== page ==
Israelis, Arabs open direct talks Occupied lands to be subject of self-rule discussions

November 04, 1991|By Robert Ruby and Mark Matthews | Robert Ruby and Mark Matthews,Sun Staff Correspondents

MADRID, Spain -- Israeli and Arab delegations met face-to-face yesterday, opening a new chapter in Middle East history. Israel and the Palestinians agreed to talk further about self-government for Palestinians in the West Bank and Gaza Strip.

The negotiations yesterday took place only after Syria, Lebanon and Israel played hide-and-seek over where and when to meet.

Israelis and a joint delegation of Palestinians and Jordanians broke with a long tradition of avoiding each other by holding two formal sessions that began and ended with handshakes. The parties showed that sitting together would not inevitably lead to discord and expressed near certainty that more talks would be held.

No less significant were two other sessions involving Israel, one with a delegation from Syria, the other with a delegation from Lebanon. But those meetings were partly overshadowed by a series of harsh statements and diplomatic brinkmanship that for a time threatened to prevent the meetings from getting under way.

Israel, Syria and Lebanon disagreed over when and where their meetings were to begin and did their utmost to blame the other side, leveling accusations of deviousness and bad faith.

That they finally did meet was a result of efforts by the Soviet Union, Saudi Arabia and Egypt to persuade Syrian President Hafez el Assad to drop most of his objections over procedural details. Diplomats said Soviet President Mikhail S. Gorbachev, Saudi King Fahd and Egyptian President Hosni Mubarak intervened with Mr. Assad.

Despite their problems, the parties kept to the schedule established by Secretary of State James A. Baker III, who had asked the parties to open the direct, bilateral talks four days after the start of the conference that began here Wednesday. In the end, the deadline was met -- with about 90 minutes to spare in the case of Syria.

Of the three sets of talks -- all held behind closed doors -- the most successful were those between Israel and the combined delegation of Jordanians and Palestinians. Both sides spoke of "a good, businesslike atmosphere" and said consultations would continue on the time and place for later talks. They expressed optimism that those subsequent talks might begin within three weeks.

"We'll find the appropriate ways," said Elyakim Rubinstein, head of the Israeli negotiating team. "The fact that these negotiations are taking place is a real sign of good will."

Israel, Jordan and the Palestinians quickly agreed to negotiate on two separate issues, despite Israel's having insisted it wanted to devote the initial meeting only to discussing the time and place for future meetings.

Israel and Jordan are trying to negotiate a formal peace treaty, and Israel and the Palestinians are to begin talks about Israel's granting limited self-government to the 1.7 million Palestinians living in the occupied West Bank and Gaza Strip.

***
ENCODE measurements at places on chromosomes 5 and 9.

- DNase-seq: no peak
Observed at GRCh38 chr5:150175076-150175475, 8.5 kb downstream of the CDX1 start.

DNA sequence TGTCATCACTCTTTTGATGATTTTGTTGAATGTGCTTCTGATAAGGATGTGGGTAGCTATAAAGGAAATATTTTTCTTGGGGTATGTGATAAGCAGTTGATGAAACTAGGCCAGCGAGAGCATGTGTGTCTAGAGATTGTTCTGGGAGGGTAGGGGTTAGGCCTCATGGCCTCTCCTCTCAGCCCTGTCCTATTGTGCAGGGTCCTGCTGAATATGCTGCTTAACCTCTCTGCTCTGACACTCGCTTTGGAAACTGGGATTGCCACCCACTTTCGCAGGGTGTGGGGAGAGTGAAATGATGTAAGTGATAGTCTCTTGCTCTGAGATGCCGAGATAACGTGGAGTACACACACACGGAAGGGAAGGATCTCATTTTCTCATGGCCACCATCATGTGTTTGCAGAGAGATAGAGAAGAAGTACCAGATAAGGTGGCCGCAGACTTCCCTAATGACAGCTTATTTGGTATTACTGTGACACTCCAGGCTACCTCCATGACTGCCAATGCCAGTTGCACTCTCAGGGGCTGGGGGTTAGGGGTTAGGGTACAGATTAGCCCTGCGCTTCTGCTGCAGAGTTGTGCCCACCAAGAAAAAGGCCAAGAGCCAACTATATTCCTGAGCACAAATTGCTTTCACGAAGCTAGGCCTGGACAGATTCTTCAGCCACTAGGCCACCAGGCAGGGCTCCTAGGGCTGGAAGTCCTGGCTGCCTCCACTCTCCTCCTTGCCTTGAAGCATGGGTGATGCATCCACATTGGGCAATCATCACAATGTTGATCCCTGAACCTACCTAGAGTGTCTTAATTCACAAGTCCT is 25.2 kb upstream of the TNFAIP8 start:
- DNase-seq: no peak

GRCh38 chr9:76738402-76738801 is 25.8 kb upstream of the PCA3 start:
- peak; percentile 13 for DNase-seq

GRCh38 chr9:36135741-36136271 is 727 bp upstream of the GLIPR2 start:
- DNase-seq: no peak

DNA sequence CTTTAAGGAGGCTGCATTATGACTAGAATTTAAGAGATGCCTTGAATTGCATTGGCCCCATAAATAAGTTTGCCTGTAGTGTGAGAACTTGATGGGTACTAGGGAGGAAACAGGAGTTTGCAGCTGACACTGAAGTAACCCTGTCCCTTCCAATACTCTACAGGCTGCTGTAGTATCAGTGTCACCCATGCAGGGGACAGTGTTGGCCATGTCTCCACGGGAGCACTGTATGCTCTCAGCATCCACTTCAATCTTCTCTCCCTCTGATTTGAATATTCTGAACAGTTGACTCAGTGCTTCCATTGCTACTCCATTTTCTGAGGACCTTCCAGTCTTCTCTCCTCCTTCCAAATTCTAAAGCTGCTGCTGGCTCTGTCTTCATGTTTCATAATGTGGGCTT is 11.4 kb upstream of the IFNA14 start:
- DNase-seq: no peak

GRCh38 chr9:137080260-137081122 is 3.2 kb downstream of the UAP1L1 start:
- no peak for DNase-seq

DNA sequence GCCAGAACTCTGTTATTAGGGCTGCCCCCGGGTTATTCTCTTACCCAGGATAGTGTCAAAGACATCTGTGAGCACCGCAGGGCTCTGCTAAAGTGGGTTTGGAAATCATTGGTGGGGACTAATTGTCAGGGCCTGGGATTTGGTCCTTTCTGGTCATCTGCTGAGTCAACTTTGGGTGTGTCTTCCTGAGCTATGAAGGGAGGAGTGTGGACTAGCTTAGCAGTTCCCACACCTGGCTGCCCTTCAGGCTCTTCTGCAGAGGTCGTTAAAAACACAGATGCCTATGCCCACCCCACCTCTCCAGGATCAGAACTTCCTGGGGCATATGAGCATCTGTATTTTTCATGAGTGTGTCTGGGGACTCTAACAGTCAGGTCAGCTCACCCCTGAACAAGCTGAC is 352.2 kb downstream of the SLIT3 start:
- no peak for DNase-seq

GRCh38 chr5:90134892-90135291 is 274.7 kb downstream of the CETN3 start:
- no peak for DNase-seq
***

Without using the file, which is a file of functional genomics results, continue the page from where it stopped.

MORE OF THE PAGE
To begin the process, the Palestinians submitted a statement asking Israel to stop building Jewish settlements in the territories. Israel made no formal response.

Syria and Israel, however, ended their talks early today without making any progress, said Yossi Ben-Aharon, head of the Israeli delegation.

He said the five hours of talks were "not fruitful at all. . . . We did not agree on anything." But he said the two sides hoped to resume discussions later.

If there are to be any multilateral talks during the next several days, the parties apparently are determined that the sessions be entirely out of public view.

Israeli delegates say they will leave Madrid today, and the Palestinians say they might leave tomorrow. But Mr. Baker, who left Madrid last night, said his senior aides will remain here.

Mr. Baker expressed satisfaction with the results, saying the talks between Israel and the Palestinians had a better beginning than he expected. "In terms of a start, I have to tell you I was very pleasantly surprised," he said.

The United States and the Soviet Union, as co-sponsors of the peace talks, were prepared to suggest the site and ground rules for the next set of negotiations if the parties fail to reach agreement on their own, he said.

The co-sponsors would be ready to submit proposals, "and indeed we do have some we've thought about," Mr. Baker said at a news conference that began as soon as he was told that the Israelis and Syrians had shown up for their own talks, which began about 12 hours late.

Under the original U.S. plan, three sets of negotiations were to begin at separate locations at 10 a.m.: Israeli negotiators would meet separately with Syria, Lebanon and the joint Jordanian-Palestinian delegation.

Only one out of the three events went as the Americans intended. A 10-member team of Israelis, along with five Jordanians and five Palestinians arrived on schedule at the Parcent Palace, the Ministry of Justice building in central Madrid. They stayed there 2 hours and 20 minutes, took a break and returned for 2 hours and 45 minutes more in the afternoon.

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